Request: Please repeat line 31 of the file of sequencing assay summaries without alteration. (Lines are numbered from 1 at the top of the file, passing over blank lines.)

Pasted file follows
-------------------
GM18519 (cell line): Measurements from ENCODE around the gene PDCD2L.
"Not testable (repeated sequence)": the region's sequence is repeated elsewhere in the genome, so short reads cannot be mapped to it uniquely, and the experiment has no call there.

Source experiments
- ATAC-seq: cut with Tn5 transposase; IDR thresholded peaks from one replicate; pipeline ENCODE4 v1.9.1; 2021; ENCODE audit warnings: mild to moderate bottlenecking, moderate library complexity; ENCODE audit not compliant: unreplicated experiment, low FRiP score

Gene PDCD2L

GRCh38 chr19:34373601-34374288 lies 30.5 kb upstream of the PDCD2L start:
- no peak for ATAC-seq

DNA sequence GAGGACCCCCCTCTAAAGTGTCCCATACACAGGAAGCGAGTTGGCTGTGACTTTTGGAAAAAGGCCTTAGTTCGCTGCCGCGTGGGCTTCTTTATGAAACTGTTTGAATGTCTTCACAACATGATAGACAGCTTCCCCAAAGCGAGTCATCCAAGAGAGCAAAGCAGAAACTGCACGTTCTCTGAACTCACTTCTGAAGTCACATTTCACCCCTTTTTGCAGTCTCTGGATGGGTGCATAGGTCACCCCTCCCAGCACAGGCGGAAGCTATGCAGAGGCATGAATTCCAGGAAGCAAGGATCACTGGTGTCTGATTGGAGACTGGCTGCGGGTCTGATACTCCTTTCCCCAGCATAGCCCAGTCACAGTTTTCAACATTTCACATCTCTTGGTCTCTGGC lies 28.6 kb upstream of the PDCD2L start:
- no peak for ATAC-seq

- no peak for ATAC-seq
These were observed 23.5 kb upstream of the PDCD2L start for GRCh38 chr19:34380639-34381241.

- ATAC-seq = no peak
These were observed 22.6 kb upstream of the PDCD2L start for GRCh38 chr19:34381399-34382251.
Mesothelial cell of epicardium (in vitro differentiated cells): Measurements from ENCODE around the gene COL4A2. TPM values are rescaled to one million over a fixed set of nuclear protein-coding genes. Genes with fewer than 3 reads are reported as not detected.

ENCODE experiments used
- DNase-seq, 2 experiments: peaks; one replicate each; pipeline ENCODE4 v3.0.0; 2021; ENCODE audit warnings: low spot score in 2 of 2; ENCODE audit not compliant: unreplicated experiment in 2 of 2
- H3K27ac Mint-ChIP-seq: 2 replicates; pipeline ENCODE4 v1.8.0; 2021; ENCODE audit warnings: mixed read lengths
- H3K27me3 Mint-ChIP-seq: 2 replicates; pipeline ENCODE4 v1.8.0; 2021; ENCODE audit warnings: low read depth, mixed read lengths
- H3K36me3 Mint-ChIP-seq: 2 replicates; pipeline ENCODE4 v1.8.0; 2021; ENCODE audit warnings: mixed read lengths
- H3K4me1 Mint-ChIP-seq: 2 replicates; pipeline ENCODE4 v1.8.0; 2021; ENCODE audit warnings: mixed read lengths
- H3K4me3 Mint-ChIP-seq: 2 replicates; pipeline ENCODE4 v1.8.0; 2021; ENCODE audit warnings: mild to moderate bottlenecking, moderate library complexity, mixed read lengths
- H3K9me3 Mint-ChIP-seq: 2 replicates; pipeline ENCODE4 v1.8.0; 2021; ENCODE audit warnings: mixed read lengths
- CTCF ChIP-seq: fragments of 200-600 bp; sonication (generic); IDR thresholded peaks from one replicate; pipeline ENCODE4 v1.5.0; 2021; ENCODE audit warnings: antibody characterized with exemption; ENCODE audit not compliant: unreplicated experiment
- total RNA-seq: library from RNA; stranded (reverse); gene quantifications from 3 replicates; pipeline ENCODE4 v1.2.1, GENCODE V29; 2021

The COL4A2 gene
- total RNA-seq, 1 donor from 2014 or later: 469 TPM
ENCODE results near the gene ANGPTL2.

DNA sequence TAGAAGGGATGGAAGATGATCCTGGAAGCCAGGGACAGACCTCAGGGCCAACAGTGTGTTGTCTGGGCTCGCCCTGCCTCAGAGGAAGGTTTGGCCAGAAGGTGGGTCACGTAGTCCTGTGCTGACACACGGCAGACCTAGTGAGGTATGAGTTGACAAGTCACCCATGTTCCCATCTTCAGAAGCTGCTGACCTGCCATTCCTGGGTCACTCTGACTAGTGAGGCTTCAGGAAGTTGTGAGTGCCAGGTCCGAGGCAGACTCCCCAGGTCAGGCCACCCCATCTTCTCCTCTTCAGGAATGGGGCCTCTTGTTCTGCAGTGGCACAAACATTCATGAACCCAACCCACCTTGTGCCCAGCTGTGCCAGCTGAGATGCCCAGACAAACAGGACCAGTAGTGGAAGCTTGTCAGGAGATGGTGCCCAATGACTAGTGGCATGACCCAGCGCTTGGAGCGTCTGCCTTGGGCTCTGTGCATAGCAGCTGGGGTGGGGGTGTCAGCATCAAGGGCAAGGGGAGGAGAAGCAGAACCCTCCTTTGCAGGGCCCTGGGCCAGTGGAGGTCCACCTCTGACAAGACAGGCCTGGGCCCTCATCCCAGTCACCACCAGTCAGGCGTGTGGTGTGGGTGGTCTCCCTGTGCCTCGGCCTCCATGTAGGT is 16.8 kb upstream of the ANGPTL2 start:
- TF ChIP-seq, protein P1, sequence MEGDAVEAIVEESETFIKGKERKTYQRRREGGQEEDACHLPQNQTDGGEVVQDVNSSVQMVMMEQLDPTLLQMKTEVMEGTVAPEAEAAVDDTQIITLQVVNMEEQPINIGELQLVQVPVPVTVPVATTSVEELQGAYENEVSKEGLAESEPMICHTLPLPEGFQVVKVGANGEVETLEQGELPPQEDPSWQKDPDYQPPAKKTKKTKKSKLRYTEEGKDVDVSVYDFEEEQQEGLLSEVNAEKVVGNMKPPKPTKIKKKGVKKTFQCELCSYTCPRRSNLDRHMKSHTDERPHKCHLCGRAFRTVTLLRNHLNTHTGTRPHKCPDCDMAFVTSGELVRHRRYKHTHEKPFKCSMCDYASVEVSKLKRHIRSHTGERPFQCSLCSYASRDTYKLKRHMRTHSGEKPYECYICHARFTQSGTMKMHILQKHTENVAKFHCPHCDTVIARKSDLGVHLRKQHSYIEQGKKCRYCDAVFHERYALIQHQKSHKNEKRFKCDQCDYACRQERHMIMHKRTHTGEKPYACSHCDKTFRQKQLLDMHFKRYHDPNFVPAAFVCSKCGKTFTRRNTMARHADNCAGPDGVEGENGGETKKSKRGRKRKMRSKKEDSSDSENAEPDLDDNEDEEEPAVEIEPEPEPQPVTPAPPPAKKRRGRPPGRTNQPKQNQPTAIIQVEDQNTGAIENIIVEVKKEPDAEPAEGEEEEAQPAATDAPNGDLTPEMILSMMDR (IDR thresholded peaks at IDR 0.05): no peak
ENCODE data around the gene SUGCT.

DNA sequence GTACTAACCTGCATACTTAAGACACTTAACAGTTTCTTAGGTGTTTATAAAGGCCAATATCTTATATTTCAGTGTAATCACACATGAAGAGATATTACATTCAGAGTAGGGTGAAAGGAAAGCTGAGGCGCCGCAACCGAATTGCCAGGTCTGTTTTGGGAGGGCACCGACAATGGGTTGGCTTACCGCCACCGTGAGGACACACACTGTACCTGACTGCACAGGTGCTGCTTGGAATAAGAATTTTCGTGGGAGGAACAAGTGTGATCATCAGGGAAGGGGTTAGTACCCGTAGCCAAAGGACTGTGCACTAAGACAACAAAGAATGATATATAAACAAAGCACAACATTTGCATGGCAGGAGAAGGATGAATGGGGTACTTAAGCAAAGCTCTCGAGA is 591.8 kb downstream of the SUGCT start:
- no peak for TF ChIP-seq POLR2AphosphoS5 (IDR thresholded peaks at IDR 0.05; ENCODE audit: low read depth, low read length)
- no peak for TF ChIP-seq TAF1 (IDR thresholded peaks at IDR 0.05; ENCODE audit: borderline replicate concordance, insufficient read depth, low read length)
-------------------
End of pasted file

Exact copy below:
DNA sequence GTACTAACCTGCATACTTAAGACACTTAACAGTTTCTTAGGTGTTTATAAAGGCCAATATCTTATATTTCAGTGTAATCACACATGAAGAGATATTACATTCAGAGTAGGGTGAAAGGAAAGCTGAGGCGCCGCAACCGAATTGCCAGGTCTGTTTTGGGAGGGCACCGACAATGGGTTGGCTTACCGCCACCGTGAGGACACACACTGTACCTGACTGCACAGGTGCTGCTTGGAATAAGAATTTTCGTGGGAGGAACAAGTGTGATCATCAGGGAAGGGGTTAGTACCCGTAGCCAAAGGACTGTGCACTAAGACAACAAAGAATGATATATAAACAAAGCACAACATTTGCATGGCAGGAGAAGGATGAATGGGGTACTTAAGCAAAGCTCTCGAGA is 591.8 kb downstream of the SUGCT start: